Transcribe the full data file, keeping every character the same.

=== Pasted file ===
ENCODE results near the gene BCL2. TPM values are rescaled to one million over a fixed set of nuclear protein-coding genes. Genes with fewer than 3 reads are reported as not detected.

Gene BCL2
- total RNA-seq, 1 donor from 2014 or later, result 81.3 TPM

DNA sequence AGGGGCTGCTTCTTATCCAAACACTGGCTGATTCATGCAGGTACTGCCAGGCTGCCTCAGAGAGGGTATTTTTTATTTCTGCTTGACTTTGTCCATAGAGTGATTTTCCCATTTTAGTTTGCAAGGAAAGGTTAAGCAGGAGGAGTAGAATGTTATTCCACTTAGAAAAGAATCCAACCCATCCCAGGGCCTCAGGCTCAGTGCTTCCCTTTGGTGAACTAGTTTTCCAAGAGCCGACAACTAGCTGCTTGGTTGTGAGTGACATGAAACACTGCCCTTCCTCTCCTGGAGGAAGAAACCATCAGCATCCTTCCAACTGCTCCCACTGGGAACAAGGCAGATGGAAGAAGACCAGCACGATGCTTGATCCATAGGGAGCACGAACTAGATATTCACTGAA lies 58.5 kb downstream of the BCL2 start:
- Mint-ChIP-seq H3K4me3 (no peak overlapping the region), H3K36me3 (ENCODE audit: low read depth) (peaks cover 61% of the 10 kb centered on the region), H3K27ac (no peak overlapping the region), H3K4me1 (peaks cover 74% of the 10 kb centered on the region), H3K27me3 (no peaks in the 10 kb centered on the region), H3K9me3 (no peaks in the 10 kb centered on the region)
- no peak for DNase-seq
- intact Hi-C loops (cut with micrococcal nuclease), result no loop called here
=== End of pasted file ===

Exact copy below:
ENCODE results near the gene BCL2. TPM values are rescaled to one million over a fixed set of nuclear protein-coding genes. Genes with fewer than 3 reads are reported as not detected.

Gene BCL2
- total RNA-seq, 1 donor from 2014 or later, result 81.3 TPM

DNA sequence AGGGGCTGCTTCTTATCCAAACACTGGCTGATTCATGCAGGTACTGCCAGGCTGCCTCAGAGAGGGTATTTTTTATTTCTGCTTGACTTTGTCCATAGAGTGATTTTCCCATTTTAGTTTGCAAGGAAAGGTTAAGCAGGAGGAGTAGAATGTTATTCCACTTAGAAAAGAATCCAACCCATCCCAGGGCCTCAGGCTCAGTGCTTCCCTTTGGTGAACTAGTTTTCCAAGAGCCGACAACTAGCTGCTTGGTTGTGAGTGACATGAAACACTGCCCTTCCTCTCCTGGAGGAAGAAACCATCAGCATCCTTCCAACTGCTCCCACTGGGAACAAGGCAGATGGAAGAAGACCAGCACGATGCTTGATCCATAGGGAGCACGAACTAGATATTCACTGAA lies 58.5 kb downstream of the BCL2 start:
- Mint-ChIP-seq H3K4me3 (no peak overlapping the region), H3K36me3 (ENCODE audit: low read depth) (peaks cover 61% of the 10 kb centered on the region), H3K27ac (no peak overlapping the region), H3K4me1 (peaks cover 74% of the 10 kb centered on the region), H3K27me3 (no peaks in the 10 kb centered on the region), H3K9me3 (no peaks in the 10 kb centered on the region)
- no peak for DNase-seq
- intact Hi-C loops (cut with micrococcal nuclease), result no loop called here